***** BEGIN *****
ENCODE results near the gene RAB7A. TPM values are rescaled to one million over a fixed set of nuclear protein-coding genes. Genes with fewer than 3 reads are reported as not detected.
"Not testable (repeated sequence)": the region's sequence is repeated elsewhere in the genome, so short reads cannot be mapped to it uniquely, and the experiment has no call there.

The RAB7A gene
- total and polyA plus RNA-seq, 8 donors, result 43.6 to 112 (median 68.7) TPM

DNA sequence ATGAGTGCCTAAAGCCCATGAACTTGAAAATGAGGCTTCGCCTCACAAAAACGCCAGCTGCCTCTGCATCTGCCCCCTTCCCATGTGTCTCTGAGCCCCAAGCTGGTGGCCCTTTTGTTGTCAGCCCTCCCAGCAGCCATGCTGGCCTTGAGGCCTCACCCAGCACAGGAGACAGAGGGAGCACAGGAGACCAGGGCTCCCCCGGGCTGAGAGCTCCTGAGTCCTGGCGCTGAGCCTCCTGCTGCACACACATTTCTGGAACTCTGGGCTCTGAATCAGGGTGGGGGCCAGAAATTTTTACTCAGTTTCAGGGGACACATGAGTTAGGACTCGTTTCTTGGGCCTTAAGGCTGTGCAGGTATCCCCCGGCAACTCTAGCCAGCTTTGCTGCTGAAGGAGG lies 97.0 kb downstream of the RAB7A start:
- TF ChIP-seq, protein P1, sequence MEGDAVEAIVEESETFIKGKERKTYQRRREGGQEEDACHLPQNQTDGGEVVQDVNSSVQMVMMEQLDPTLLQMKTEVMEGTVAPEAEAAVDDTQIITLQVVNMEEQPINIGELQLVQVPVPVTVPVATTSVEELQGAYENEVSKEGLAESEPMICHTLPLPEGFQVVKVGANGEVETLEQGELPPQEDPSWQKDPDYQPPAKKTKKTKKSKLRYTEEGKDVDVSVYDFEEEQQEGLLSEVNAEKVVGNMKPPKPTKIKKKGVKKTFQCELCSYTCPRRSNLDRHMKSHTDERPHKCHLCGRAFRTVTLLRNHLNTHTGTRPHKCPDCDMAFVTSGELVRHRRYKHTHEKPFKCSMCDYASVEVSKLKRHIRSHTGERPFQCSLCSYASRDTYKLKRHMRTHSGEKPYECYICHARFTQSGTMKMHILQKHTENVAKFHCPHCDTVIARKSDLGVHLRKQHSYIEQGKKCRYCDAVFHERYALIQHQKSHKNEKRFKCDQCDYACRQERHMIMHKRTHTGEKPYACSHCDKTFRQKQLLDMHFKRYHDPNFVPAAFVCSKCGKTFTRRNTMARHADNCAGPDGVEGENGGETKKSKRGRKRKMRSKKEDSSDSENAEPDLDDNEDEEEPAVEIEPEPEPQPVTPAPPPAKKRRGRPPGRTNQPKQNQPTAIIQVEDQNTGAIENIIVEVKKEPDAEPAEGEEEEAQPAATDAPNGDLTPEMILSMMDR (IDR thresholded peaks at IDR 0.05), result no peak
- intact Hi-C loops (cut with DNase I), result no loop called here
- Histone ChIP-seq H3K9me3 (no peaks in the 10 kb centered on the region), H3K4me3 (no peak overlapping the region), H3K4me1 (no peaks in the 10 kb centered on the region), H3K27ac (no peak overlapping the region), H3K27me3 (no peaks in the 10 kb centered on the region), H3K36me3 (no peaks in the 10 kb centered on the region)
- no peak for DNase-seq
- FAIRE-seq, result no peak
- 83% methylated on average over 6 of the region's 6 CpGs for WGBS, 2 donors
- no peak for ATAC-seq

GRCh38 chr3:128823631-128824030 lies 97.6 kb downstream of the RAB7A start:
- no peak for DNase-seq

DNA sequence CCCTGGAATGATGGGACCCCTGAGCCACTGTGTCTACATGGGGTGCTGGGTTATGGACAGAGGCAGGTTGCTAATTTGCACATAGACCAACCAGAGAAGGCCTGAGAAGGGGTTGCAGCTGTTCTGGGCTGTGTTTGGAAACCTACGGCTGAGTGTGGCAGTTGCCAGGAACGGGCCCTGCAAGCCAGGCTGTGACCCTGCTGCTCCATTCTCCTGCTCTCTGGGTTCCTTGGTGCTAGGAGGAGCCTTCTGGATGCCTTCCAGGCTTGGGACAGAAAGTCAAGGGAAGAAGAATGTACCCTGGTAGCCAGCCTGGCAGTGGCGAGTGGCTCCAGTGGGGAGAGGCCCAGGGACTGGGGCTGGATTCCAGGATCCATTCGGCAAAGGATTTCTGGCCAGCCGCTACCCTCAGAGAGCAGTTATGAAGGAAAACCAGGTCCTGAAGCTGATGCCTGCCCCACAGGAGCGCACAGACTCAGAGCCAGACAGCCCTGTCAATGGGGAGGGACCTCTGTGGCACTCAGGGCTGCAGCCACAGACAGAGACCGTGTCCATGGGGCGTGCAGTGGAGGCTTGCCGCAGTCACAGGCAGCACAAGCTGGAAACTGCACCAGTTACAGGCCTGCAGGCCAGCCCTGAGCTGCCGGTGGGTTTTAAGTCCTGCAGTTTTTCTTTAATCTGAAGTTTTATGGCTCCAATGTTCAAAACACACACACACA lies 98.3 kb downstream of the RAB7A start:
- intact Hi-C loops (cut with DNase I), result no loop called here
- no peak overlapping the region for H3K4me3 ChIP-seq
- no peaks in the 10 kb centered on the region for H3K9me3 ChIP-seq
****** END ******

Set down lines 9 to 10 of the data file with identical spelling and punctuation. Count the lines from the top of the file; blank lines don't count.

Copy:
- no peak for DNase-seq
- FAIRE-seq, result no peak